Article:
Arnold Schwarzenegger is back as a leading man

Ed Symkus, GHNS
Arnold Schwarzenegger stars as 'Ray Owens' in THE LAST STAND. Photo credit: Merrick Morton

For about two decades, there wasn’t anyone much bigger in Hollywood than Arnold Schwarzenegger. Although to be fair, the hits in his resume – the “Conan” films, the “Terminator” films, “Twins,” “True Lies” – were accompanied by some real duds – “Last Action Hero” and “Jingle all the Way.” But the Austrian muscleman persevered, becoming an international box office star. Then, in 2003, he left acting for politics, with a two-term run as governor of California, which ended in 2011. He made one cameo, in “The Expendables,” during his time in office. But his new film, “The Last Stand,” in which he plays a small-town sheriff trying to hold off a small army of bad guys, marks his return to leading man status. Last week in Los Angeles, he spoke about acting, politics and what kind of shape he’s in.

Why did you leave acting, and why did you return to it?

When I got into the governorship in 2003 I said I would only run the state for seven years, and then I would be back in the movie business. So now I’m back again. The only thing is that when you’ve left the movie business for seven years, it’s kind of scary to come back because you don’t know if you’ll be accepted. So I was very pleasantly surprise when I did the cameo in “The Expendables” that there was such a positive reaction to my appearance, and that there was an even bigger reaction when I did the second one.

You look great. How do you feel about aging and doing action scenes?

I’m no different than you. We all go through the same traumas. We look in the mirror and see what happened (laughs). But the great thing is that if you work out every day, you stay in shape. This movie required a lot of stunts and action and physical work. The director was a fanatic about seeing as much as possible done by me and the other actors, unless it got really dangerous. We all practiced and rehearsed our stunts, but when you’re 65 it’s different than when you’re 35.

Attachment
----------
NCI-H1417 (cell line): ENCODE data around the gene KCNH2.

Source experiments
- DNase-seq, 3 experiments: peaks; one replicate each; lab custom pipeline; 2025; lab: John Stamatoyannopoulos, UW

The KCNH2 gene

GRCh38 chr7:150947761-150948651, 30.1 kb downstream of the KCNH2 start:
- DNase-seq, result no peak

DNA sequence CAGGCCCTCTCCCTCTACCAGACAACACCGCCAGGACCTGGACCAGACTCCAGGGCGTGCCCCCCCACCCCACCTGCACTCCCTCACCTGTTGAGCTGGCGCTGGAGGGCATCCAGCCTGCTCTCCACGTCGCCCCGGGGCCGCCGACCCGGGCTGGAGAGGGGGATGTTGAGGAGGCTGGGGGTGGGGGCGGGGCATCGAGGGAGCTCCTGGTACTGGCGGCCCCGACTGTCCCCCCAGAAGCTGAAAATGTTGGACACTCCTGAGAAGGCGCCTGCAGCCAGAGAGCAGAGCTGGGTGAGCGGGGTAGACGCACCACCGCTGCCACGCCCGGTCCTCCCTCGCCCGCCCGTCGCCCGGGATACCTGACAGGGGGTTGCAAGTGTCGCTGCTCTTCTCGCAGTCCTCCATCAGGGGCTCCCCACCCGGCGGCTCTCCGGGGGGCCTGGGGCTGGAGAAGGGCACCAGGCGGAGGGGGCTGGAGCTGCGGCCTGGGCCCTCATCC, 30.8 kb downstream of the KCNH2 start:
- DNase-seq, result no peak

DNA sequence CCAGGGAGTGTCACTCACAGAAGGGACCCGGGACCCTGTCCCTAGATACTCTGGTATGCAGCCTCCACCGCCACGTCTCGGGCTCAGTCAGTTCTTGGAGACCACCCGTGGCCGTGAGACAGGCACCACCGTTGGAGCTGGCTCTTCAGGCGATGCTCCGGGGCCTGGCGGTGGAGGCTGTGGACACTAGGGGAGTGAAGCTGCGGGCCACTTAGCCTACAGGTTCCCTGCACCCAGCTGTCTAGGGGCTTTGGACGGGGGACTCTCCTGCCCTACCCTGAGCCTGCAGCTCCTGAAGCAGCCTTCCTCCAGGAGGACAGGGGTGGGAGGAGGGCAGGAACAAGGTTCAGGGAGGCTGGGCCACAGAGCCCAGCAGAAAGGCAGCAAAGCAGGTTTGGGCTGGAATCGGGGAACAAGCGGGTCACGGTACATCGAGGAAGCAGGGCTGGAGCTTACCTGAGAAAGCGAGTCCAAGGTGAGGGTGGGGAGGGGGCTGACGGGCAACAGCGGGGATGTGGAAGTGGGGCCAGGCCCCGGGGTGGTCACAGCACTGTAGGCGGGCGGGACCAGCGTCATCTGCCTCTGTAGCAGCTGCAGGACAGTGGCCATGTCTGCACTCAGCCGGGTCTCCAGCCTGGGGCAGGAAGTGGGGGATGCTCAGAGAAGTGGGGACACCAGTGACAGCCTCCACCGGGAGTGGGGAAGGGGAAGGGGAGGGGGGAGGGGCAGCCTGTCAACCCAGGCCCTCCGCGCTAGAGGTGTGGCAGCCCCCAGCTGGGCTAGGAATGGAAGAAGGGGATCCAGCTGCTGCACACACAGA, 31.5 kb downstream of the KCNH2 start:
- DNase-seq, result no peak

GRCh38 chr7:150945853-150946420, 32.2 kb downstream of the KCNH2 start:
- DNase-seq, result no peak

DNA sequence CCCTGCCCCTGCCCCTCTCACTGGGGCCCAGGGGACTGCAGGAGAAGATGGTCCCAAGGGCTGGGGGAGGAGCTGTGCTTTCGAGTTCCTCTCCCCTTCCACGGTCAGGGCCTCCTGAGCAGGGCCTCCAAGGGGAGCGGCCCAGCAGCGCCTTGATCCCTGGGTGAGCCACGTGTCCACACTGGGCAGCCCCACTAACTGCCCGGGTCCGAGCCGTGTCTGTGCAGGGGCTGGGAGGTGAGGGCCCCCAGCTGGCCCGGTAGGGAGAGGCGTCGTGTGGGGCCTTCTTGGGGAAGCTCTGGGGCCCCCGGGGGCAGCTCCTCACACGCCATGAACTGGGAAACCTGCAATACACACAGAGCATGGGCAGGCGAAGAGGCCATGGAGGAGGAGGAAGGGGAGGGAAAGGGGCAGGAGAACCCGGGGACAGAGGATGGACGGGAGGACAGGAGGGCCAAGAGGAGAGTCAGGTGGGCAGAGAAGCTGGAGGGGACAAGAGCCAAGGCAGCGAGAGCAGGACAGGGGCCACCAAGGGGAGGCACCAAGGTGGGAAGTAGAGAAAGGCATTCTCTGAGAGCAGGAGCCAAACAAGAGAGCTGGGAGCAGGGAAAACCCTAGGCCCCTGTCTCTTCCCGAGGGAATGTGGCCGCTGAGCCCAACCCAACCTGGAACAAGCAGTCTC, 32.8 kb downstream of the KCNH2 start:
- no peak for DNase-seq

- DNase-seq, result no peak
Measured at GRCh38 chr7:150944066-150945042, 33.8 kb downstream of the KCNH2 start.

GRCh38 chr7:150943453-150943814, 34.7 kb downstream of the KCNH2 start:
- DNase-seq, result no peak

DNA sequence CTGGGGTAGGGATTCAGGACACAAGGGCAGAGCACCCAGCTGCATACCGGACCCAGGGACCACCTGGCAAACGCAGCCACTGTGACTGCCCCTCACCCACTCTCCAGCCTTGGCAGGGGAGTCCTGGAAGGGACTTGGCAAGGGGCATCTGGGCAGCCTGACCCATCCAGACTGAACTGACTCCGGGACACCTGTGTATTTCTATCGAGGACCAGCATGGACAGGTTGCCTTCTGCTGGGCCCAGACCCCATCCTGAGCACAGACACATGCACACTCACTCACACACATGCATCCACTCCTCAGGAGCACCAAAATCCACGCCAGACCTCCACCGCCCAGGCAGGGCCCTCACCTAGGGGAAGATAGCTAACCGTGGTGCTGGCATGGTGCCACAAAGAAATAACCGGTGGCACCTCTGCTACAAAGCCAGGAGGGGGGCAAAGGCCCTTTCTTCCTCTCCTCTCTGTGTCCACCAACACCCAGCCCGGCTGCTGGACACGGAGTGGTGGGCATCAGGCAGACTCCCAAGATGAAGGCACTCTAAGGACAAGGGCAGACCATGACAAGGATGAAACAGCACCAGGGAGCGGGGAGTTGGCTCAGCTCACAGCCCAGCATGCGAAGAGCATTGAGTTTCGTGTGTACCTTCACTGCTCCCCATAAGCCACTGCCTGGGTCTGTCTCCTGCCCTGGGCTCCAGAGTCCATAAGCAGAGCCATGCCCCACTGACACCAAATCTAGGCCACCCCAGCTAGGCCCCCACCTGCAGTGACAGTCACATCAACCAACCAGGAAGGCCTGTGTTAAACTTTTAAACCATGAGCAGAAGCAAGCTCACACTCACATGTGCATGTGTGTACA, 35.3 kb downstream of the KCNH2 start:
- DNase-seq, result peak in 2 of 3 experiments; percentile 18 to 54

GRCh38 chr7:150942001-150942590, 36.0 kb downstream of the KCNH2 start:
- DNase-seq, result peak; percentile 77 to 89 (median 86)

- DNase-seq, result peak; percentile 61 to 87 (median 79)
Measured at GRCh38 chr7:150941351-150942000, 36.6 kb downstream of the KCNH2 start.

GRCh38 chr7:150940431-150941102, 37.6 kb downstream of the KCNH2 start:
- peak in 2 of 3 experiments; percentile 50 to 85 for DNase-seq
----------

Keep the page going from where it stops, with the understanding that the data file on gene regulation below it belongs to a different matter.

First you were a bodybuilder, and you’ve always done at least some stunts. Does it hurt to get up in the morning?

I feel good right now, but I think that when you lift as many tons of weights as I have, inevitably there’s wear and tear, and you have injuries. When you do stunts you have your share of injuries there, and I’ve been stitched up in movies and had broken or dislocated shoulders. I’ve had a lot of surgeries and a lot of things that had to be fixed on my body. But the medical technology has really advanced, and I’m sitting here today and can do everything.

What is your strategy going forward in making films?

A lot of it has to do with timing. I would have chosen to do another “Conan” first if it would have been ready. And that will probably be ready later this year. The same thing with “Triplets,” a sequel to “Twins.” I’ve been trying to get that made for 10 years. Now the new leadership at Universal sees the value of it, so they’ve hired writers and are going full blast ahead. I would say in general, decisions are based on what movie would be interesting for people to see, what does the audience out there want to see me do. That’s how I make decisions.

“The Last Stand” opens on Jan. 18.

Ed Symkus is a movie writer for GateHouse Media.